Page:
Curbing frank discussion of jihad and the theological foundations referenced by jihadists means ignoring a central tenet of warfare since the days of Sun Tzu: Know your enemy. Indeed, one of Dooley's slides presciently asks: "How can we properly identify the enemy, analyze his weaknesses, and defeat him, if we are NEVER permitted to examine him from the most basic doctrinal level?" With regard to Islamists inside the ranks, of which Hasan is the leading example to date, counterterrorism expert Patrick Poole explains that cloaking the subject in talk of "violent extremism" and "pretending that the threat is random and unknowable gives them [officials] license to do nothing" and thus opens the door to future attacks. Finally, kowtowing to Islamist organizations such as CAIR, pressuring citizens not to offend Muslims, and issuing apologies to mollify those who kill over a charred book can only project timidity, thereby breeding greater contempt and convincing Islamists of their own righteousness. It is especially damaging when weakness is conveyed by the armed forces, the institution most identified with American strength.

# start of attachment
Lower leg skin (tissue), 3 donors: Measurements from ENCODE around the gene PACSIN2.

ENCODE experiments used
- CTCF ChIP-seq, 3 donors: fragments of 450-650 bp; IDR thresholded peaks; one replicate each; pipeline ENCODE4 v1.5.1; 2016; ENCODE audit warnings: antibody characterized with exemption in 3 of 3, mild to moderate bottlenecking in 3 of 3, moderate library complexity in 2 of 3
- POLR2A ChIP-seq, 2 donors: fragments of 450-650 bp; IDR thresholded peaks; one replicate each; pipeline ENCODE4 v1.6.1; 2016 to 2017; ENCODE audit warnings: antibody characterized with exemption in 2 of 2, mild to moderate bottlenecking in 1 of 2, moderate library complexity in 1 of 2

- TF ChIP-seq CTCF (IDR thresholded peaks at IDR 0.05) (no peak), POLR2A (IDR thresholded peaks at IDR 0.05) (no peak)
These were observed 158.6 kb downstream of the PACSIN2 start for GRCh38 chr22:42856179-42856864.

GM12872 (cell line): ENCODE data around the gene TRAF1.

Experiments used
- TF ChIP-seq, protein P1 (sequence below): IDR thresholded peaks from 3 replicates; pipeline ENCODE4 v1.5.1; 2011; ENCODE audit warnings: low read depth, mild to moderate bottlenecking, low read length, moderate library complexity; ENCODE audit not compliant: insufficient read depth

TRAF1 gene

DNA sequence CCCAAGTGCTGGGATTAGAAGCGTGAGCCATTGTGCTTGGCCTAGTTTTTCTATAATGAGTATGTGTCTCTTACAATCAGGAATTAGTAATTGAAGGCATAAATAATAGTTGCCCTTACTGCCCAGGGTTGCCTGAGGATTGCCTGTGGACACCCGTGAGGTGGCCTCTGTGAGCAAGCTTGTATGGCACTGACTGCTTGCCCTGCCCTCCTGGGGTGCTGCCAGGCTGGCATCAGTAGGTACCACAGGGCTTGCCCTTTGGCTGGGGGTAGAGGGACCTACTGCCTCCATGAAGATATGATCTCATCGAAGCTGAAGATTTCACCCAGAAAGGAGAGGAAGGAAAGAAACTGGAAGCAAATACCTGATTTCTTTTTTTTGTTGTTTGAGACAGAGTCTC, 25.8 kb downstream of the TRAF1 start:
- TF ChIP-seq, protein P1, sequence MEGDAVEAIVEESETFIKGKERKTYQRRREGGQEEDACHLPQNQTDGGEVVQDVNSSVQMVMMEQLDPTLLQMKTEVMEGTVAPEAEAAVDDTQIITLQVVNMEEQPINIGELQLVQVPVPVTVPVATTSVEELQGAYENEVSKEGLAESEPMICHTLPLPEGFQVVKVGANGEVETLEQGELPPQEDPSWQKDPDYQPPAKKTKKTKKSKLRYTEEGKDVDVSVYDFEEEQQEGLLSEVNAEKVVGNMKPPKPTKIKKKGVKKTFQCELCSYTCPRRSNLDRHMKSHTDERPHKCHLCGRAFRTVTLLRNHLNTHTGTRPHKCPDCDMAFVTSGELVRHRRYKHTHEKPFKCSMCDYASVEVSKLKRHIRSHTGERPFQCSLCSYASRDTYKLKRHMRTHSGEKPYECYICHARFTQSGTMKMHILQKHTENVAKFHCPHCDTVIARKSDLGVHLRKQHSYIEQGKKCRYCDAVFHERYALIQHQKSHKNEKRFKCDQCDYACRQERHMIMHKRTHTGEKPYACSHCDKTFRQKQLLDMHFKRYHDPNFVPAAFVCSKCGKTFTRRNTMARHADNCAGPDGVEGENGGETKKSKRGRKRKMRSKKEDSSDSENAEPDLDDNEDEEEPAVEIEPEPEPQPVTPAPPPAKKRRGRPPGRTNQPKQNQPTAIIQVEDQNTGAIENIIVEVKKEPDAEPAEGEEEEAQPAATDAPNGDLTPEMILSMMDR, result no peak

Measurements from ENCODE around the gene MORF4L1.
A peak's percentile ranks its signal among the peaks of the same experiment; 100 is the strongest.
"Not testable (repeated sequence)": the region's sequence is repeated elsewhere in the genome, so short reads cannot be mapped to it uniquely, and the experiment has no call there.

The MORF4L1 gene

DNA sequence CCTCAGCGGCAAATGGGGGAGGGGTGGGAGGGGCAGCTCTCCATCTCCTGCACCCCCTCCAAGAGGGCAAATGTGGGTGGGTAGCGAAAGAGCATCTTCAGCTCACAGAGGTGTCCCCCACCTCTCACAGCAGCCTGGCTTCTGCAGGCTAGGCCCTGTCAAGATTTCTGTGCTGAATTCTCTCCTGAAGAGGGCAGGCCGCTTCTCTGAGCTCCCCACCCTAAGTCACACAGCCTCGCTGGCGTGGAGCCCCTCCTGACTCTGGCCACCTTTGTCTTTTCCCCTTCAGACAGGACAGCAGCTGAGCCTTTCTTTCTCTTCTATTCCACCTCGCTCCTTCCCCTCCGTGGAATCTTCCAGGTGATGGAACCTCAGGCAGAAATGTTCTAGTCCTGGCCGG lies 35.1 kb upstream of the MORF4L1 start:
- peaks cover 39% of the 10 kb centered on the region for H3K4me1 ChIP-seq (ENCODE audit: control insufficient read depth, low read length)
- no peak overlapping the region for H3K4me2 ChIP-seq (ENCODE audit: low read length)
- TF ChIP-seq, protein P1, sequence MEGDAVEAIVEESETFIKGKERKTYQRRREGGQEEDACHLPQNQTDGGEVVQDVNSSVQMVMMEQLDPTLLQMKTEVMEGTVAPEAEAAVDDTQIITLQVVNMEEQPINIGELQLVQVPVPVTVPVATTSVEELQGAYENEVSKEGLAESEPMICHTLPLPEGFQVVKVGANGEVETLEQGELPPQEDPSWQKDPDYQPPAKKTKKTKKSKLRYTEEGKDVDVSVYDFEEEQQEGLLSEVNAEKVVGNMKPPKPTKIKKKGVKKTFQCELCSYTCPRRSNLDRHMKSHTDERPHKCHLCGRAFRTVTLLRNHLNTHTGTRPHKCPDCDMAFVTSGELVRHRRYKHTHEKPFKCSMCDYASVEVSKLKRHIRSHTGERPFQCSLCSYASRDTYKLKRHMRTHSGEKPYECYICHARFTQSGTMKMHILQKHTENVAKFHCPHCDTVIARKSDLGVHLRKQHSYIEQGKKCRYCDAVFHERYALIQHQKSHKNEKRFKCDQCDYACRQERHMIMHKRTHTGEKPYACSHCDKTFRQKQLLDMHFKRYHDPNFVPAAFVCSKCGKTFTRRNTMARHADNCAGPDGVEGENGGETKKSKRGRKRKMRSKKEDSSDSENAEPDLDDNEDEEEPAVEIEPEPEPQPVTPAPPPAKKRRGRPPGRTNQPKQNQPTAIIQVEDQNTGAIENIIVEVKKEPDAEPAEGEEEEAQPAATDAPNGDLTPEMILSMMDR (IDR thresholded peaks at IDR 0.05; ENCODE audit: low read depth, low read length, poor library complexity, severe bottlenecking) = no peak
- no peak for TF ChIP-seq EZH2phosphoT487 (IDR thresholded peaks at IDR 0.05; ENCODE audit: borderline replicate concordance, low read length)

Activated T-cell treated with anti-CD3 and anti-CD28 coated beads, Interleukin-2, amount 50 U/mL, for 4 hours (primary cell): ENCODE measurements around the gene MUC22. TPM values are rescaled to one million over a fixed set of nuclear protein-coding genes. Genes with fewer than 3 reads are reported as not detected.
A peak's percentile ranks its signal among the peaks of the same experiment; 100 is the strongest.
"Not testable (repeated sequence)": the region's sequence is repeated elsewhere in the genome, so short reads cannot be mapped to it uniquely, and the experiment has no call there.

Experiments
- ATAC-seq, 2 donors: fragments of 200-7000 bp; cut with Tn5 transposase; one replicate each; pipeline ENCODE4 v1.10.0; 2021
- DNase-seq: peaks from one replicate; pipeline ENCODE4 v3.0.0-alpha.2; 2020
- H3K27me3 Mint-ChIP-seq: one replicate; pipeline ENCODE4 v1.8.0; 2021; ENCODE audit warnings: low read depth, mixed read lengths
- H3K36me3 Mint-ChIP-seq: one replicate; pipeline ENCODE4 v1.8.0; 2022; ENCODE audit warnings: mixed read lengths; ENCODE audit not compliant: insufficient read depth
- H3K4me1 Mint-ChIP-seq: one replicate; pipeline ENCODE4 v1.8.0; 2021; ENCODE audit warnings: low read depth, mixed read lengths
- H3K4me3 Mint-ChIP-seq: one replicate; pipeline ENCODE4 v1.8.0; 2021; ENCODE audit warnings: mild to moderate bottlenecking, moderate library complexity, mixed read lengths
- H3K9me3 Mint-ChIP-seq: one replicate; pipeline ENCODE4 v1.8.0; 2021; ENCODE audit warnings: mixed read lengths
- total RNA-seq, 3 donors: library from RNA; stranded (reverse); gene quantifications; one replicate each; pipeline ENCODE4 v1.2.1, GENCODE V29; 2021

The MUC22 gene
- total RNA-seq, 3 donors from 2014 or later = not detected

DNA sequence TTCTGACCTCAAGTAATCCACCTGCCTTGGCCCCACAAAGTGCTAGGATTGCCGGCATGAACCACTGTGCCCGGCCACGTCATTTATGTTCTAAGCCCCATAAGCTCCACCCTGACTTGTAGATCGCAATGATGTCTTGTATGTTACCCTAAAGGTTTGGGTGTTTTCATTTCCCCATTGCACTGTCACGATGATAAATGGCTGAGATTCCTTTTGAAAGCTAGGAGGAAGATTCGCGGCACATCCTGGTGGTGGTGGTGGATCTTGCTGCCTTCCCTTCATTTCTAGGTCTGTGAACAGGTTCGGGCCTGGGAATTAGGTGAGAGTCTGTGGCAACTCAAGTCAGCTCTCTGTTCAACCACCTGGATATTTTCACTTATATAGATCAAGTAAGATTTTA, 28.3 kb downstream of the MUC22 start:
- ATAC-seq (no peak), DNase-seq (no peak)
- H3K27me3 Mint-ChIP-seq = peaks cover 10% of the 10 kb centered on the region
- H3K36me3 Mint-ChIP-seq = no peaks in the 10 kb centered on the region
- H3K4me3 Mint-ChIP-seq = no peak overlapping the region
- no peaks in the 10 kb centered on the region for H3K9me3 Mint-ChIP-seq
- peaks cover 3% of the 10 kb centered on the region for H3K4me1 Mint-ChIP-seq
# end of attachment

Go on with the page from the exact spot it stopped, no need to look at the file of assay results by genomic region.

At his Senate confirmation hearing on January 23, 2007, evaluating his nomination to guide the war in Iraq, Gen. Petraeus offered an observation that applies equally well to the broader conflict with radical Islam: "This is a test of wills at the end of the day. … A commander in such an endeavor would obviously like the enemy to feel that there is no hope." Unfortunately, by caving to Islamists, he and other military leaders have accomplished just the opposite: They have encouraged jihadists to believe that victory against a cowering America is within reach.
 FrontPage Magazine (Sherman Oaks, Calif.), Dec. 13, 2011.